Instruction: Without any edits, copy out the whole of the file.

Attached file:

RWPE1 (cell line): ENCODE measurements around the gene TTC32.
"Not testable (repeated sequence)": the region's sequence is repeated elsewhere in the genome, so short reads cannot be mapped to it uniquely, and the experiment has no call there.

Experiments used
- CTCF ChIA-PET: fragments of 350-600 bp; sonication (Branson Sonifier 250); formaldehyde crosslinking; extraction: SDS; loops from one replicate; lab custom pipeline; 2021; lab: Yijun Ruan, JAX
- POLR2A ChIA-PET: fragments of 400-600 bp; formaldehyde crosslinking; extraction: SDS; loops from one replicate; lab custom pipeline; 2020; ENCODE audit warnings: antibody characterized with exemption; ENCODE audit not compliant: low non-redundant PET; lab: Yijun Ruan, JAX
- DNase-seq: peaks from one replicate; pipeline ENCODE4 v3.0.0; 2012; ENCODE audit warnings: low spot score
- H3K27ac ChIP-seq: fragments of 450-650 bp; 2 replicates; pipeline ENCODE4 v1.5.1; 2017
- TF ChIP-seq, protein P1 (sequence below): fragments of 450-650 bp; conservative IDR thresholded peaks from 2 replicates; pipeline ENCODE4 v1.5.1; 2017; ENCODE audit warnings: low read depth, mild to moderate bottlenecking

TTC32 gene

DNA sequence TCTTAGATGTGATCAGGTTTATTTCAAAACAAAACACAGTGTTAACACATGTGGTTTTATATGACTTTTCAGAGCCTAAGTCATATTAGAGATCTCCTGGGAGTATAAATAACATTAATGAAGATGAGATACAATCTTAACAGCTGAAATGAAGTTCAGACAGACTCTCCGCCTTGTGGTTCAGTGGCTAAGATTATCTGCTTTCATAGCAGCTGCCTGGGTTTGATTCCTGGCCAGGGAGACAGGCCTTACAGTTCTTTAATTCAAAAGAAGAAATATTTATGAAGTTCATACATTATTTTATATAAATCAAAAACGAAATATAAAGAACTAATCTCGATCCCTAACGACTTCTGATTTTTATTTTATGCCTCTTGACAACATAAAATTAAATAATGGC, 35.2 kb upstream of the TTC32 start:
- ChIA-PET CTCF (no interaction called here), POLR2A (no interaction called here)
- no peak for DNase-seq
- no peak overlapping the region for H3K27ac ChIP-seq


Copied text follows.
RWPE1 (cell line): ENCODE measurements around the gene TTC32.
"Not testable (repeated sequence)": the region's sequence is repeated elsewhere in the genome, so short reads cannot be mapped to it uniquely, and the experiment has no call there.

Experiments used
- CTCF ChIA-PET: fragments of 350-600 bp; sonication (Branson Sonifier 250); formaldehyde crosslinking; extraction: SDS; loops from one replicate; lab custom pipeline; 2021; lab: Yijun Ruan, JAX
- POLR2A ChIA-PET: fragments of 400-600 bp; formaldehyde crosslinking; extraction: SDS; loops from one replicate; lab custom pipeline; 2020; ENCODE audit warnings: antibody characterized with exemption; ENCODE audit not compliant: low non-redundant PET; lab: Yijun Ruan, JAX
- DNase-seq: peaks from one replicate; pipeline ENCODE4 v3.0.0; 2012; ENCODE audit warnings: low spot score
- H3K27ac ChIP-seq: fragments of 450-650 bp; 2 replicates; pipeline ENCODE4 v1.5.1; 2017
- TF ChIP-seq, protein P1 (sequence below): fragments of 450-650 bp; conservative IDR thresholded peaks from 2 replicates; pipeline ENCODE4 v1.5.1; 2017; ENCODE audit warnings: low read depth, mild to moderate bottlenecking

TTC32 gene

DNA sequence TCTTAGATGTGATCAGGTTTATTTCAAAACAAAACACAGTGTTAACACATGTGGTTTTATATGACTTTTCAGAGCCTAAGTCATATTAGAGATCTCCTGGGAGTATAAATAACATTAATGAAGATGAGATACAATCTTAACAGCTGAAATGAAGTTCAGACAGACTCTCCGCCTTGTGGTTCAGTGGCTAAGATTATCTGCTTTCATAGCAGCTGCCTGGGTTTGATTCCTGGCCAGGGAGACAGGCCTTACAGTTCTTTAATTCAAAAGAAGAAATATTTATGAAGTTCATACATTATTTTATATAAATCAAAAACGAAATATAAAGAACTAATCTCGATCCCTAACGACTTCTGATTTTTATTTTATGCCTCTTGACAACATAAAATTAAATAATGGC, 35.2 kb upstream of the TTC32 start:
- ChIA-PET CTCF (no interaction called here), POLR2A (no interaction called here)
- no peak for DNase-seq
- no peak overlapping the region for H3K27ac ChIP-seq